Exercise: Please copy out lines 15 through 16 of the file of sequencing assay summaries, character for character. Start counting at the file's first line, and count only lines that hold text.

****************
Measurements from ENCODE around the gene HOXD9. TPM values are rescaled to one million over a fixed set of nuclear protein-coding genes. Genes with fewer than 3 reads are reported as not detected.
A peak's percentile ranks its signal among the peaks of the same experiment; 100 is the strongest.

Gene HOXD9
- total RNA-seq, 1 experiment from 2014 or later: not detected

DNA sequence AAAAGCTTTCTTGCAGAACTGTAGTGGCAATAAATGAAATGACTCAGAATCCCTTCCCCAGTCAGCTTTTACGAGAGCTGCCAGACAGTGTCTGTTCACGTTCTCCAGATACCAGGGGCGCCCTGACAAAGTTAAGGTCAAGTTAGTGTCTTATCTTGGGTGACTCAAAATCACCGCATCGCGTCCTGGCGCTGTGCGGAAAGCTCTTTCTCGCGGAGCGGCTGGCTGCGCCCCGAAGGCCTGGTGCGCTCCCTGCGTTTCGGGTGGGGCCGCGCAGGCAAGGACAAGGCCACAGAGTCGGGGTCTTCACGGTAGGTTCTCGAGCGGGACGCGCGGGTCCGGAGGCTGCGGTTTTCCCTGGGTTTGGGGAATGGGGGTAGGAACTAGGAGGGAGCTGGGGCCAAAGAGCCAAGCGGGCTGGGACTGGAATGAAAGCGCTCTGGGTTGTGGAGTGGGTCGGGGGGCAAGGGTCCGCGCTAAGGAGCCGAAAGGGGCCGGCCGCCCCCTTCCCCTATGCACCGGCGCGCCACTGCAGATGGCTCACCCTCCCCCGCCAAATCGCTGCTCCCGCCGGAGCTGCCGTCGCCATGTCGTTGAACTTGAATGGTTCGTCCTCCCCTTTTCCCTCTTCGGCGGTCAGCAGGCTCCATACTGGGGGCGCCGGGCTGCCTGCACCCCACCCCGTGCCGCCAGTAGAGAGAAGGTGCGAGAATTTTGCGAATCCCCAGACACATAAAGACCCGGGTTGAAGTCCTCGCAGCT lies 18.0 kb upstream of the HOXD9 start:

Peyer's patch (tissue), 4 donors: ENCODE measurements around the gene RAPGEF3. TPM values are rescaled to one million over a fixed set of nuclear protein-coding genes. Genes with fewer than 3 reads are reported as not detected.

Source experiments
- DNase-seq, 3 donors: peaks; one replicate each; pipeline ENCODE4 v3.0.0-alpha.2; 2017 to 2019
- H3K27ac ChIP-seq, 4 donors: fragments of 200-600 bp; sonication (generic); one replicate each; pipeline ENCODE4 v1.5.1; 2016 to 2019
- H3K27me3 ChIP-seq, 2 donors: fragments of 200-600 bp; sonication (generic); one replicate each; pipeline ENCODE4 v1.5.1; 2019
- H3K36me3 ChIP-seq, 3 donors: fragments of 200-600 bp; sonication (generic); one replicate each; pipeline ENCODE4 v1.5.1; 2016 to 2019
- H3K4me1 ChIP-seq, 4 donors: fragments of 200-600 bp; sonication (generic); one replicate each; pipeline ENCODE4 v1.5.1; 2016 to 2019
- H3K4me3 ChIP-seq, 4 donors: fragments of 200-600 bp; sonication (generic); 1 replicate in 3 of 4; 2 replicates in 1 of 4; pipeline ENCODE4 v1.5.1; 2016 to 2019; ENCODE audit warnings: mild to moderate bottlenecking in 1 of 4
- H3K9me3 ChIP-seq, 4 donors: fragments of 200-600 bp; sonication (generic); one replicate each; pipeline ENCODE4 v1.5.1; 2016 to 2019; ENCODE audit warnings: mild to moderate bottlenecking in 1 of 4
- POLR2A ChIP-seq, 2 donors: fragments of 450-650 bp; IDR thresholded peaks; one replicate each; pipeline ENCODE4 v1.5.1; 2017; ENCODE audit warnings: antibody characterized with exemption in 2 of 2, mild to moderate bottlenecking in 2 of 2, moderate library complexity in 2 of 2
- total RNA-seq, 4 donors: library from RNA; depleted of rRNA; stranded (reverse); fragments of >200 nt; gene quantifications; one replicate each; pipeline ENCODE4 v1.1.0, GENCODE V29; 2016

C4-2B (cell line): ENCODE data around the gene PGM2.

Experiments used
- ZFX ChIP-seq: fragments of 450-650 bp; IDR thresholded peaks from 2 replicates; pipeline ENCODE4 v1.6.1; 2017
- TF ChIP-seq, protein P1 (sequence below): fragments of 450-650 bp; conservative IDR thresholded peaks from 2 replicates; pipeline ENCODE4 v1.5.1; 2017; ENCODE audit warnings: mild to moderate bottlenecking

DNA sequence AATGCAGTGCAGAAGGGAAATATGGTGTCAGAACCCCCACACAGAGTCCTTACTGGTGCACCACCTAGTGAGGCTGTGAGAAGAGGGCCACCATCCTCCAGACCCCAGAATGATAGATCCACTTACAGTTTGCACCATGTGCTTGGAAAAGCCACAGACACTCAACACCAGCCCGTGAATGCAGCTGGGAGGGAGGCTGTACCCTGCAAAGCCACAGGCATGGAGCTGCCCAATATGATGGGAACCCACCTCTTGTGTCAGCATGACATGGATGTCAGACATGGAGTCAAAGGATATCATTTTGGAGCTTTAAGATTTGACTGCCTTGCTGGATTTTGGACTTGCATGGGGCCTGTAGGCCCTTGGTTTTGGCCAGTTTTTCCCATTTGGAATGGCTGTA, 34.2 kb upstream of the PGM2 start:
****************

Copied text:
- POLR2A ChIP-seq, 2 donors: fragments of 450-650 bp; IDR thresholded peaks; one replicate each; pipeline ENCODE4 v1.5.1; 2017; ENCODE audit warnings: antibody characterized with exemption in 2 of 2, mild to moderate bottlenecking in 2 of 2, moderate library complexity in 2 of 2
- total RNA-seq, 4 donors: library from RNA; depleted of rRNA; stranded (reverse); fragments of >200 nt; gene quantifications; one replicate each; pipeline ENCODE4 v1.1.0, GENCODE V29; 2016